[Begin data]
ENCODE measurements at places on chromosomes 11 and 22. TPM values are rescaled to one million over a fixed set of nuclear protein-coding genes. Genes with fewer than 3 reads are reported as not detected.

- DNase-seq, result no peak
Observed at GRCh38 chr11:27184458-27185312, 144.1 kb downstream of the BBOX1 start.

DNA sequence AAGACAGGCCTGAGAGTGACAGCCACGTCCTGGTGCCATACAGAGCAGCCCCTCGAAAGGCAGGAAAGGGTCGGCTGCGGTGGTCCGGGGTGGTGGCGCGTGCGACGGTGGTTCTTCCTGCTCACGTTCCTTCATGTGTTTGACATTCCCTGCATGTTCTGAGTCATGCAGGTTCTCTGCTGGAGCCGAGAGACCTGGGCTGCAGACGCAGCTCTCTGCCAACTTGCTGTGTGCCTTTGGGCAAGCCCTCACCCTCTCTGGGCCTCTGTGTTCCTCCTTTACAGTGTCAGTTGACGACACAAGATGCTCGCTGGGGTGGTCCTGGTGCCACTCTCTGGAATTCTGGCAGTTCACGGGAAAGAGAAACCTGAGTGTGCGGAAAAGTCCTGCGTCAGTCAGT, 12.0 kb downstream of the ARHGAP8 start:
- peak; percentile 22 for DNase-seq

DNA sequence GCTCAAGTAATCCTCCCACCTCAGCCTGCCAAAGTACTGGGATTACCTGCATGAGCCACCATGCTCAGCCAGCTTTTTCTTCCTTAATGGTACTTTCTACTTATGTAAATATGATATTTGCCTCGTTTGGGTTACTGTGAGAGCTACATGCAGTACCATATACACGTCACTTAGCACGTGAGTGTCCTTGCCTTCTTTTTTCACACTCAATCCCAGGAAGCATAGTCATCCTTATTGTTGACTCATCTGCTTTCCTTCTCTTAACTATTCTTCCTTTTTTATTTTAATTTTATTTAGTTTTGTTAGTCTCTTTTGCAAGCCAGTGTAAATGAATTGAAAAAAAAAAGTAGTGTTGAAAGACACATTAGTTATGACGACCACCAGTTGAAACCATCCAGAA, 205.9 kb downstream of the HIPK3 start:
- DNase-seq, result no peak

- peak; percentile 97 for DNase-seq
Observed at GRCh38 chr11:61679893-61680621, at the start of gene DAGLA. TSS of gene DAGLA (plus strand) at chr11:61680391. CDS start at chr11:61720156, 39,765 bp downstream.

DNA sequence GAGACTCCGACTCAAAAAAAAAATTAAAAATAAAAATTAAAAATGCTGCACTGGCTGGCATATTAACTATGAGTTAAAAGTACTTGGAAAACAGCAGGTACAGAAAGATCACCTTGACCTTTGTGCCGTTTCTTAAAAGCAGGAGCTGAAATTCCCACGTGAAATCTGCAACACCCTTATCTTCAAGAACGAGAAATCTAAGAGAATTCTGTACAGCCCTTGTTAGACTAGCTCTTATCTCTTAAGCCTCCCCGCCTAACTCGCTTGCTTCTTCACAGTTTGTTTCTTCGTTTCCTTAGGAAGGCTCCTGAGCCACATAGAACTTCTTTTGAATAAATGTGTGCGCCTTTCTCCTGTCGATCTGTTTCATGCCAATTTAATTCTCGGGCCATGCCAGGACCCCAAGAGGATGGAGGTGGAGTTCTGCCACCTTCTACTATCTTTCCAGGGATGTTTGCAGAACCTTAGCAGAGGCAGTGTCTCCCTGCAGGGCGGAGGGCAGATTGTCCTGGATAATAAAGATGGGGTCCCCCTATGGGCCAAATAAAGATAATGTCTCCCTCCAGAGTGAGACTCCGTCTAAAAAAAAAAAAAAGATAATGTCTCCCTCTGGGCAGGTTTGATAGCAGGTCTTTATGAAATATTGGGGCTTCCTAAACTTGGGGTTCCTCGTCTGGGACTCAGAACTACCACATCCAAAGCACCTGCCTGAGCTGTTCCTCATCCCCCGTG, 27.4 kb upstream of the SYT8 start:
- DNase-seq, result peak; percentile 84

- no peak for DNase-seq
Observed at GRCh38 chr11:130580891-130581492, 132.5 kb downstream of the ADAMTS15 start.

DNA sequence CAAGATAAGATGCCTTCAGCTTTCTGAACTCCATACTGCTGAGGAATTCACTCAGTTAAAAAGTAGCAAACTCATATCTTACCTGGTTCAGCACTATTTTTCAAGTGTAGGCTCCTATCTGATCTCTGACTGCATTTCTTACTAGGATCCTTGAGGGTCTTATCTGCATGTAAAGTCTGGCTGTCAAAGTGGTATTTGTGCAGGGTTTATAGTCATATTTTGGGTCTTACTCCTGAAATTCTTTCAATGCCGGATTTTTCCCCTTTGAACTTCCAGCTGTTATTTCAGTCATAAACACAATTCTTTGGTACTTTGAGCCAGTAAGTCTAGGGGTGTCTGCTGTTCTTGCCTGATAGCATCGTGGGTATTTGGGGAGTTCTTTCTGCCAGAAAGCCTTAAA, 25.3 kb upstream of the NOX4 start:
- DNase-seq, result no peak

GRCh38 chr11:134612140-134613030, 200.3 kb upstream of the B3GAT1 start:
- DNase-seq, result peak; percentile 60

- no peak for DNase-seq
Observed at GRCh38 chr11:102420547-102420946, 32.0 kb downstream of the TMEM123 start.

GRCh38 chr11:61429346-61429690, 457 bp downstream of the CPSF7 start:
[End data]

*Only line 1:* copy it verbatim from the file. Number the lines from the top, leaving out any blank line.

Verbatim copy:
ENCODE measurements at places on chromosomes 11 and 22. TPM values are rescaled to one million over a fixed set of nuclear protein-coding genes. Genes with fewer than 3 reads are reported as not detected.